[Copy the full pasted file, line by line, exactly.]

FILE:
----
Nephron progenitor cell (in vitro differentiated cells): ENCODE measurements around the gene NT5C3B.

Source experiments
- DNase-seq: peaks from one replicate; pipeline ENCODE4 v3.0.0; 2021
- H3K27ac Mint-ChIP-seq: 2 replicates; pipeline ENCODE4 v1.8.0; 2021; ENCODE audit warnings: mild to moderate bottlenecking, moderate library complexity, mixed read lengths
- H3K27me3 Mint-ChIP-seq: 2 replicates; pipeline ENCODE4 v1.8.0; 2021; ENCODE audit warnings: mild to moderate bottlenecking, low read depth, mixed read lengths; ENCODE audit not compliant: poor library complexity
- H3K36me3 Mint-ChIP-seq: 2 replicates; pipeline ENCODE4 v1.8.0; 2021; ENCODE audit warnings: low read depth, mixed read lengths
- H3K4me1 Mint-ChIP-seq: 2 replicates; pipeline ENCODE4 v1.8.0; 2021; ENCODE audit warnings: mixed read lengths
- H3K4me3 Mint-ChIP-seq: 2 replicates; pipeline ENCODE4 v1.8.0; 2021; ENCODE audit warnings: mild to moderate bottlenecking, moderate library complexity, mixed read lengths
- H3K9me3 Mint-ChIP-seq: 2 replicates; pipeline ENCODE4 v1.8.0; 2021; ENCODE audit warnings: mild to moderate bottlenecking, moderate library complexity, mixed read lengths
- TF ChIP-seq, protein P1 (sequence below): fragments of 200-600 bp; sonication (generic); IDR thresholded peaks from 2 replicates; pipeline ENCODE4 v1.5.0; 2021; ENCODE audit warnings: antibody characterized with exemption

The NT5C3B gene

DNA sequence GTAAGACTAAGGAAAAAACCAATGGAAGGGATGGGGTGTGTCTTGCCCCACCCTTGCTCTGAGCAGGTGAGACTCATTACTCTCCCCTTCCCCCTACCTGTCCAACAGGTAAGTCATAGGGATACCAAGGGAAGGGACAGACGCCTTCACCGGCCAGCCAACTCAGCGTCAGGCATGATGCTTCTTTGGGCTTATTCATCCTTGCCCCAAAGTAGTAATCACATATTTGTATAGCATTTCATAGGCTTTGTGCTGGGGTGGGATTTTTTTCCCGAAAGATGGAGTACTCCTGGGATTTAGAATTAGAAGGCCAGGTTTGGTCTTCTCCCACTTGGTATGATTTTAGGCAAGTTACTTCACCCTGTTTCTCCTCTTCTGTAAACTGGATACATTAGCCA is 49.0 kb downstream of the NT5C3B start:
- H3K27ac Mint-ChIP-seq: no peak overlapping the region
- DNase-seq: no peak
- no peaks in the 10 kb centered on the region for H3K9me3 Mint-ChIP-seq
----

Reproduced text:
Nephron progenitor cell (in vitro differentiated cells): ENCODE measurements around the gene NT5C3B.

Source experiments
- DNase-seq: peaks from one replicate; pipeline ENCODE4 v3.0.0; 2021
- H3K27ac Mint-ChIP-seq: 2 replicates; pipeline ENCODE4 v1.8.0; 2021; ENCODE audit warnings: mild to moderate bottlenecking, moderate library complexity, mixed read lengths
- H3K27me3 Mint-ChIP-seq: 2 replicates; pipeline ENCODE4 v1.8.0; 2021; ENCODE audit warnings: mild to moderate bottlenecking, low read depth, mixed read lengths; ENCODE audit not compliant: poor library complexity
- H3K36me3 Mint-ChIP-seq: 2 replicates; pipeline ENCODE4 v1.8.0; 2021; ENCODE audit warnings: low read depth, mixed read lengths
- H3K4me1 Mint-ChIP-seq: 2 replicates; pipeline ENCODE4 v1.8.0; 2021; ENCODE audit warnings: mixed read lengths
- H3K4me3 Mint-ChIP-seq: 2 replicates; pipeline ENCODE4 v1.8.0; 2021; ENCODE audit warnings: mild to moderate bottlenecking, moderate library complexity, mixed read lengths
- H3K9me3 Mint-ChIP-seq: 2 replicates; pipeline ENCODE4 v1.8.0; 2021; ENCODE audit warnings: mild to moderate bottlenecking, moderate library complexity, mixed read lengths
- TF ChIP-seq, protein P1 (sequence below): fragments of 200-600 bp; sonication (generic); IDR thresholded peaks from 2 replicates; pipeline ENCODE4 v1.5.0; 2021; ENCODE audit warnings: antibody characterized with exemption

The NT5C3B gene

DNA sequence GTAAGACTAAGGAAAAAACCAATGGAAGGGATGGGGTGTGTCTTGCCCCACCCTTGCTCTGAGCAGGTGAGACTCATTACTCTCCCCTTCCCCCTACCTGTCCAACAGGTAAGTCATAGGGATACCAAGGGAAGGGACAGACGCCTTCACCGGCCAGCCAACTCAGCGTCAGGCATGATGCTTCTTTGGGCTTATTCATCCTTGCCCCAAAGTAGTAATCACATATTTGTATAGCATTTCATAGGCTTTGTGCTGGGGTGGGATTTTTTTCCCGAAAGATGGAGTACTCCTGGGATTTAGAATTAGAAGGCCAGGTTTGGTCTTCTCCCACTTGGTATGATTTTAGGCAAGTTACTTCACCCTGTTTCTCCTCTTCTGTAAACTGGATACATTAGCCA is 49.0 kb downstream of the NT5C3B start:
- H3K27ac Mint-ChIP-seq: no peak overlapping the region
- DNase-seq: no peak
- no peaks in the 10 kb centered on the region for H3K9me3 Mint-ChIP-seq